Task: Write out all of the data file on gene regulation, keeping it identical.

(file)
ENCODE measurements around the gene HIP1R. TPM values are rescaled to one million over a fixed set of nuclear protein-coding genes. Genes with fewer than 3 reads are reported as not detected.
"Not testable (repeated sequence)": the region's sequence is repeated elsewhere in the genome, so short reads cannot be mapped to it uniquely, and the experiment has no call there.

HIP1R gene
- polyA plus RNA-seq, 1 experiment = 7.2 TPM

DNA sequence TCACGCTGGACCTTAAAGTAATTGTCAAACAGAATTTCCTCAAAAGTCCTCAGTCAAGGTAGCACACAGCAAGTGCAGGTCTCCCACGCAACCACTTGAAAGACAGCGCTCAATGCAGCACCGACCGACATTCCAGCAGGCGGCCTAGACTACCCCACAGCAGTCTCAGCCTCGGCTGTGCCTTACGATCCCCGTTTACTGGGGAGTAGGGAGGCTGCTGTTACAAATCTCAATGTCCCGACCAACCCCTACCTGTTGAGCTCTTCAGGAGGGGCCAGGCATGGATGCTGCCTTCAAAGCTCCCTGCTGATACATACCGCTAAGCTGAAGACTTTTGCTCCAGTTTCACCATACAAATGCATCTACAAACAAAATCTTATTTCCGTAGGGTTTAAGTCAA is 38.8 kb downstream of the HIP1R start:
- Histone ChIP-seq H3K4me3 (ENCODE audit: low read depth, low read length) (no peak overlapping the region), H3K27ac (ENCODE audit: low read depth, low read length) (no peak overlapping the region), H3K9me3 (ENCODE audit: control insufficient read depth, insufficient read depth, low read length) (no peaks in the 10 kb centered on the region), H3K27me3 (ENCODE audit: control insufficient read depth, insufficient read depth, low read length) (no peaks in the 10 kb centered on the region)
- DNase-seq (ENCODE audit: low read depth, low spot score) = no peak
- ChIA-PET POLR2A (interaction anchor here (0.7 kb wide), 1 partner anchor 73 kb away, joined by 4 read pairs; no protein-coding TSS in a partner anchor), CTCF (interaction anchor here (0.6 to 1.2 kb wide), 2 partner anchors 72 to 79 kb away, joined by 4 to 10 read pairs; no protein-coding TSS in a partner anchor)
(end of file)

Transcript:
ENCODE measurements around the gene HIP1R. TPM values are rescaled to one million over a fixed set of nuclear protein-coding genes. Genes with fewer than 3 reads are reported as not detected.
"Not testable (repeated sequence)": the region's sequence is repeated elsewhere in the genome, so short reads cannot be mapped to it uniquely, and the experiment has no call there.

HIP1R gene
- polyA plus RNA-seq, 1 experiment = 7.2 TPM

DNA sequence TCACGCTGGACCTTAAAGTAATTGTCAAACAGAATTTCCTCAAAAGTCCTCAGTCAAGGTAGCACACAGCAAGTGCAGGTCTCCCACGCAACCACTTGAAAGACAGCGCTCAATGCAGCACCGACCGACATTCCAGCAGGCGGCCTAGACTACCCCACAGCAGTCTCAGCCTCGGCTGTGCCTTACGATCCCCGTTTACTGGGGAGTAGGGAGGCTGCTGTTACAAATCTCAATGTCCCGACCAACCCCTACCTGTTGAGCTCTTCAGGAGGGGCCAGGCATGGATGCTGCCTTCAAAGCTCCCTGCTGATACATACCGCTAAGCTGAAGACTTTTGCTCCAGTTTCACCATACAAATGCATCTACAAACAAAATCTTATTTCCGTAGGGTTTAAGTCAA is 38.8 kb downstream of the HIP1R start:
- Histone ChIP-seq H3K4me3 (ENCODE audit: low read depth, low read length) (no peak overlapping the region), H3K27ac (ENCODE audit: low read depth, low read length) (no peak overlapping the region), H3K9me3 (ENCODE audit: control insufficient read depth, insufficient read depth, low read length) (no peaks in the 10 kb centered on the region), H3K27me3 (ENCODE audit: control insufficient read depth, insufficient read depth, low read length) (no peaks in the 10 kb centered on the region)
- DNase-seq (ENCODE audit: low read depth, low spot score) = no peak
- ChIA-PET POLR2A (interaction anchor here (0.7 kb wide), 1 partner anchor 73 kb away, joined by 4 read pairs; no protein-coding TSS in a partner anchor), CTCF (interaction anchor here (0.6 to 1.2 kb wide), 2 partner anchors 72 to 79 kb away, joined by 4 to 10 read pairs; no protein-coding TSS in a partner anchor)